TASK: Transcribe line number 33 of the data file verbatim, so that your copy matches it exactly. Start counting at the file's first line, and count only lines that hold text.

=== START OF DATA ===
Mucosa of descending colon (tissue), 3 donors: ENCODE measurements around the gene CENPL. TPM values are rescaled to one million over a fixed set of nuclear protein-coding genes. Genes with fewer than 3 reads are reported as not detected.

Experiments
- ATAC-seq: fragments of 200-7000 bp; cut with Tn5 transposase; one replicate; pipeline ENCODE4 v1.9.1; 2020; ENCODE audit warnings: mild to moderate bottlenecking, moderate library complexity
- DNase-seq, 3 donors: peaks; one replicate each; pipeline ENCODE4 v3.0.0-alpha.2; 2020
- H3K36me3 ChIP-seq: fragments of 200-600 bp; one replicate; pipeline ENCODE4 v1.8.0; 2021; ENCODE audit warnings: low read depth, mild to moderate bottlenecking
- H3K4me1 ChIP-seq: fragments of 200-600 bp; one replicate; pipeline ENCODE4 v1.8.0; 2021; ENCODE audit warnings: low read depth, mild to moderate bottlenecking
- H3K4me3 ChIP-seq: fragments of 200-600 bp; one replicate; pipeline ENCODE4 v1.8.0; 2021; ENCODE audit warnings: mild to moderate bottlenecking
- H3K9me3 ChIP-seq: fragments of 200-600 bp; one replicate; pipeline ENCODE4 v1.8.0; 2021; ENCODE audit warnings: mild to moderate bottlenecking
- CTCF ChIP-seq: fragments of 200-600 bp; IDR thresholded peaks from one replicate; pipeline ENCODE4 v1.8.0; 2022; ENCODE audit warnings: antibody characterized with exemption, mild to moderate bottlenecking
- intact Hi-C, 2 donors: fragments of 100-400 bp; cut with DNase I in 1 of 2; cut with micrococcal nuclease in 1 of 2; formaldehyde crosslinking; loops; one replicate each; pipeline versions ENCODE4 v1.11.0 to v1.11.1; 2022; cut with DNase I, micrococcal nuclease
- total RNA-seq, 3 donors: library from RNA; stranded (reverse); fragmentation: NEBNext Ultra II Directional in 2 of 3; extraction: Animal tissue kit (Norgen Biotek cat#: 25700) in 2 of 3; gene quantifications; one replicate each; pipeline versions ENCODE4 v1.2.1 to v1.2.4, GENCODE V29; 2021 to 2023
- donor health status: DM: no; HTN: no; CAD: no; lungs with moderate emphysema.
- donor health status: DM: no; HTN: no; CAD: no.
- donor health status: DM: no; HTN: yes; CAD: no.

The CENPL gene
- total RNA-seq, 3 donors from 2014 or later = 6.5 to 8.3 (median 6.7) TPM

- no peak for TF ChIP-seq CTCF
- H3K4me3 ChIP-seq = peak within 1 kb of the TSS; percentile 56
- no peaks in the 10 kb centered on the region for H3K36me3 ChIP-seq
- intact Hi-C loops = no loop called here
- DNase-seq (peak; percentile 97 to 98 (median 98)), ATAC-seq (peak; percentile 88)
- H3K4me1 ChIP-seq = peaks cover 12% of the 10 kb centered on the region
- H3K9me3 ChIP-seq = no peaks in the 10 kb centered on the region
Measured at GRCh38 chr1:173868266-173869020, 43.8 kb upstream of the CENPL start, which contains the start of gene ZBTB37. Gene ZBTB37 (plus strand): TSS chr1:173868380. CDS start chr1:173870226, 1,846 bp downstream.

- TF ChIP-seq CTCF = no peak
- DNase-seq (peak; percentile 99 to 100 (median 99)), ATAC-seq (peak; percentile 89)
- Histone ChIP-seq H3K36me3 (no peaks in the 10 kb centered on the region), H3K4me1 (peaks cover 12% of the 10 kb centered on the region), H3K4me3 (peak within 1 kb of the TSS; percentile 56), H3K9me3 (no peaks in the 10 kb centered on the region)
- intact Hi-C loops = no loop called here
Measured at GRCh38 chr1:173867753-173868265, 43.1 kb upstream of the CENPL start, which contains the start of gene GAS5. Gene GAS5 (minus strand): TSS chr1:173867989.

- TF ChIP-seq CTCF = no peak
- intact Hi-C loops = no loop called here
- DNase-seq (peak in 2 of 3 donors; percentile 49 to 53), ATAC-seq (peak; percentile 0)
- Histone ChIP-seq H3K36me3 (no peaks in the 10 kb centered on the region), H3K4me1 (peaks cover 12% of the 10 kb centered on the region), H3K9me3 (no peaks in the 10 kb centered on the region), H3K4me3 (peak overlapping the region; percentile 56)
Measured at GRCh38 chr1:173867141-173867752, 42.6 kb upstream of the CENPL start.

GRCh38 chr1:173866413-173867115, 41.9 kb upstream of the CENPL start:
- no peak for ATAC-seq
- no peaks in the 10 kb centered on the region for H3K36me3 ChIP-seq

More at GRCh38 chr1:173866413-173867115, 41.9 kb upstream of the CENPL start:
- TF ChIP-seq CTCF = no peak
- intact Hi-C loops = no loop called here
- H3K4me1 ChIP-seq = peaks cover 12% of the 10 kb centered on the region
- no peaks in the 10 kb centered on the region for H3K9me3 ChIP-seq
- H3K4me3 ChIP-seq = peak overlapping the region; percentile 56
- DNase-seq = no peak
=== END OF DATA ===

- Histone ChIP-seq H3K36me3 (no peaks in the 10 kb centered on the region), H3K4me1 (peaks cover 12% of the 10 kb centered on the region), H3K9me3 (no peaks in the 10 kb centered on the region), H3K4me3 (peak overlapping the region; percentile 56)